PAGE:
New Manager

Leadership is a journey concept

D. Murali | Updated on February 06, 2011

The Leadership of Muhammad - John Adair

You can be appointed a commander or manager, but you are not a leader until your appointment is ratified in the hearts and minds of those you lead, recalls John Adair in The Leadership of Muhammad (www.koganpage.co.in). He writes that Muhammad perhaps discovered his ‘natural gift for leadership' when leading caravans.

Travelling back in time, the author opens the chapter titled Caravan Leader by narrating that the Quraysh – Muhammad's tribe – were once part of a larger confederation of tribes in the Najd desert known as the Bani Kinana. The Quraysh were in the business of caravans for they were merchants, he informs.

Leading a caravan

To explain how the role of a caravan leader was an exceptionally responsible one, Adair lists the things that needed to be done before a caravan left Mecca, for example – tasks included selecting and hiring a hundred or more camels and camel-drivers, assembling and packing loads, buying provisions and tents, preparing weapons, and securing money for expenses and for the camel-drivers' wages.

In the desert, all accountability for the caravan rested solely on the shoulders of the caravan leader. “He was without any means of communication with the owners once Mecca had receded from sight. Nor was the caravan insured. If any property in his care was damaged or stolen, it was the caravan leader and his kinfolk who were obliged to recompense the owners.”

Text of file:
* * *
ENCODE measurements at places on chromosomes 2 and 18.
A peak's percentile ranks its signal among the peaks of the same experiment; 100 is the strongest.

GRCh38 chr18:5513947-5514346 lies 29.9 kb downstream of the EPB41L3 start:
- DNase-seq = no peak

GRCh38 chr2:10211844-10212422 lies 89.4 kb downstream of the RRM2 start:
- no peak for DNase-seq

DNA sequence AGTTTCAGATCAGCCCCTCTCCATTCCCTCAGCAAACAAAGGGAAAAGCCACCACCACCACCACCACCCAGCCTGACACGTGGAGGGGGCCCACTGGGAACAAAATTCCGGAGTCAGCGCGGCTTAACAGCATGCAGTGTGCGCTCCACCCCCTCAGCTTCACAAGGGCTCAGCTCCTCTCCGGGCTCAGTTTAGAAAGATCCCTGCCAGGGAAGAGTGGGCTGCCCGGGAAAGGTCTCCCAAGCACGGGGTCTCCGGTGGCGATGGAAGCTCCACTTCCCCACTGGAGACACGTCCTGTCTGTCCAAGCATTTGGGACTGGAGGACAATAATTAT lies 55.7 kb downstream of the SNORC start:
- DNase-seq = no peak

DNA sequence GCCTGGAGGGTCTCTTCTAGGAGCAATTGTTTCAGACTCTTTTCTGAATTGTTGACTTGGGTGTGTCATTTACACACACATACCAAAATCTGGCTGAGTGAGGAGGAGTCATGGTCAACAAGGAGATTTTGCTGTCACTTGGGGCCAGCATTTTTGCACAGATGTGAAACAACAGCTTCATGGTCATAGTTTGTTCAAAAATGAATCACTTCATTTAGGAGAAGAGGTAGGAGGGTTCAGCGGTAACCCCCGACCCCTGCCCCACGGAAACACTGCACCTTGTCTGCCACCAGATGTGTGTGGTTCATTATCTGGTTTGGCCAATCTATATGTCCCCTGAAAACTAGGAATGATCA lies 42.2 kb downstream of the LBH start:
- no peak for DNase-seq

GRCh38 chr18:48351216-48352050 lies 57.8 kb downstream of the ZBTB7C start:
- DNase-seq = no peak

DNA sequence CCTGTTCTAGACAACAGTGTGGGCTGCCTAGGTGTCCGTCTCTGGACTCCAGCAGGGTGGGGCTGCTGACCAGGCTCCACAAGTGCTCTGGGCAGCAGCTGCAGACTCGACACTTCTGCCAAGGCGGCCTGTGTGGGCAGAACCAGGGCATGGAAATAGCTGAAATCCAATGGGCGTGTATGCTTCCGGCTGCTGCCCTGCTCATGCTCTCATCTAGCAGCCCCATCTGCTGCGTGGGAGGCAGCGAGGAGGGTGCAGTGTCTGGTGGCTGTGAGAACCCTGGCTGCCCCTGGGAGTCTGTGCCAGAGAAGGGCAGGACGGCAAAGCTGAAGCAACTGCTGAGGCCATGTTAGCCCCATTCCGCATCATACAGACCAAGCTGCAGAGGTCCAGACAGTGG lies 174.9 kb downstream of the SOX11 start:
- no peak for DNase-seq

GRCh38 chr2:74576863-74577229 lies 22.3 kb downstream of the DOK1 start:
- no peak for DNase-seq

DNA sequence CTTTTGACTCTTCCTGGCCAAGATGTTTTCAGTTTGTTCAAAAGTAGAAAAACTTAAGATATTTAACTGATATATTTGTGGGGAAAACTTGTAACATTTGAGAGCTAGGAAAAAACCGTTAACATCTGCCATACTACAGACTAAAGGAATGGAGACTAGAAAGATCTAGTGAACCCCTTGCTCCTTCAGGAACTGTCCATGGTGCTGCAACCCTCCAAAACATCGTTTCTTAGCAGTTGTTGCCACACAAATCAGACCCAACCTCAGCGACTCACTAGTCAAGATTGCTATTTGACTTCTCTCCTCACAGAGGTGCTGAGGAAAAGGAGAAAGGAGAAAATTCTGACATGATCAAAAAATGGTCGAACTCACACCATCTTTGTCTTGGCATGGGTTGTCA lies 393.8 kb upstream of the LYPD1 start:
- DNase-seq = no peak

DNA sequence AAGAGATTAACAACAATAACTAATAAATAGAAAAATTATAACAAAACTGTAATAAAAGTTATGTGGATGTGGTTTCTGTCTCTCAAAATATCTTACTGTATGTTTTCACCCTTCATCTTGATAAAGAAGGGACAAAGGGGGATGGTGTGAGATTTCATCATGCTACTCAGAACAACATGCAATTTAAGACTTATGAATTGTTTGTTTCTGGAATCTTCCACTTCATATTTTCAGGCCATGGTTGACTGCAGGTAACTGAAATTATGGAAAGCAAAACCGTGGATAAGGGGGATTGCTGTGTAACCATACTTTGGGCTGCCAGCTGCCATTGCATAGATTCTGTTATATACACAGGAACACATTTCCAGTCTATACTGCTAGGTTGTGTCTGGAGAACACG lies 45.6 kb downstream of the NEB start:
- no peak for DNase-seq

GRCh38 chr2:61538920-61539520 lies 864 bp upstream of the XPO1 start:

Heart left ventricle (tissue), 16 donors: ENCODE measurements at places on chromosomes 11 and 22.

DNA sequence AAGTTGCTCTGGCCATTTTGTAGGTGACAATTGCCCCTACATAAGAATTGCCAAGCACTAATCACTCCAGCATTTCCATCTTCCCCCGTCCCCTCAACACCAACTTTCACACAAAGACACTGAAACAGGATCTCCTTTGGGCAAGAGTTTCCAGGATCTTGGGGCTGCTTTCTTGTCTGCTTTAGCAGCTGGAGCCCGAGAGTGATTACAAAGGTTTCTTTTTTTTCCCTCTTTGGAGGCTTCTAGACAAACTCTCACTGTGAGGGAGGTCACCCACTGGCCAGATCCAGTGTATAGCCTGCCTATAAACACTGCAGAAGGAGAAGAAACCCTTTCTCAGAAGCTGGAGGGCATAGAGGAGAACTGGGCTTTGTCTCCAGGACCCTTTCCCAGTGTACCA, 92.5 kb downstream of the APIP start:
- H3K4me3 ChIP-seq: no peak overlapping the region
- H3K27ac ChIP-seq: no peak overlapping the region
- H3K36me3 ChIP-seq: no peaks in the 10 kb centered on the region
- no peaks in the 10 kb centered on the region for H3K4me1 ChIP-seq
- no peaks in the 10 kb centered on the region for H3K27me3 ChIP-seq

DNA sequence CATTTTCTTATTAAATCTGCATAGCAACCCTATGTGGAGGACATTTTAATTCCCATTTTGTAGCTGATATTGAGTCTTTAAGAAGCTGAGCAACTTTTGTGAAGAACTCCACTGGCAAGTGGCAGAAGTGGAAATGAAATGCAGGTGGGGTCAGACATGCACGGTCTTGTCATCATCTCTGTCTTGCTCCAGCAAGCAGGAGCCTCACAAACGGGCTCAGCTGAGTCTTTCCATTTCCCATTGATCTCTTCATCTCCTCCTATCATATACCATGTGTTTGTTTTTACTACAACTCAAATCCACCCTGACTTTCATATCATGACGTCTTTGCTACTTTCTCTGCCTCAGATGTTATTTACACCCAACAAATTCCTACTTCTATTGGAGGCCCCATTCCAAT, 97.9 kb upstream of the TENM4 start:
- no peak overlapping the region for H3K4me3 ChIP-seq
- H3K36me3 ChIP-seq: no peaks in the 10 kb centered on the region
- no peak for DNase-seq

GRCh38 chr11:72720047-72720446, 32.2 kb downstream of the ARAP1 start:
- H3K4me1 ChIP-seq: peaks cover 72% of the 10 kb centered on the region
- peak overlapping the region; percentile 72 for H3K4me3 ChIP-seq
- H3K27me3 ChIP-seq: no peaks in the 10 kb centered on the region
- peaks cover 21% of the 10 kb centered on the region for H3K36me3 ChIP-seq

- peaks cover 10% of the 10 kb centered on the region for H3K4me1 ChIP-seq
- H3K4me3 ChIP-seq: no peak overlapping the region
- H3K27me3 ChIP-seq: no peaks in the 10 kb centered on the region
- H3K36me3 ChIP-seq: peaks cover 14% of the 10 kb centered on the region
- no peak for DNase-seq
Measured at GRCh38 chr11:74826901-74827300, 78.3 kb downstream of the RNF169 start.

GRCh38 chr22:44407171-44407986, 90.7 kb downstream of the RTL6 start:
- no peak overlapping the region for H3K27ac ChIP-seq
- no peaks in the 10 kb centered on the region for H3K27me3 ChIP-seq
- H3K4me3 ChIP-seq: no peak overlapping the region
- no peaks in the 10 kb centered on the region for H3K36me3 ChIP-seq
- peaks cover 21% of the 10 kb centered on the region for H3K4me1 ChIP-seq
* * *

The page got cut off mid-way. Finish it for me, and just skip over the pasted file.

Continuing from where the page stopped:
Every large caravan was headed by a qaid (pronounced ‘akide'), an Arabic word that could be applied to a guide, the leader of a raid on another tribe's camels, or a military commander. Tracing the roots of the word leader to the Anglo-Saxon word ‘laed' that means a road, way, path or course of a ship at sea, and the verb ‘laedan,' which means to go or travel, the author avers that leadership is clearly a journey concept. A leader, literally, is one who leads the way by going first; the one, too, who may cause or make others go on a journey and holds them together in a body so that they do not get out of touch or lose their unity as a body, he elaborates.

Citing an apt quote of Muhammad, that on a journey the leader of a people is their servant, Adair reasons that a true leader serves those whom he or she leads, both as a group – meeting their needs to complete their journey safely and their needs to be maintained as a cohesive whole – and also as a set of individuals, for each individual on a journey may have small needs or problems as the journey proceeds.

Insightful study.

Published on February 06, 2011

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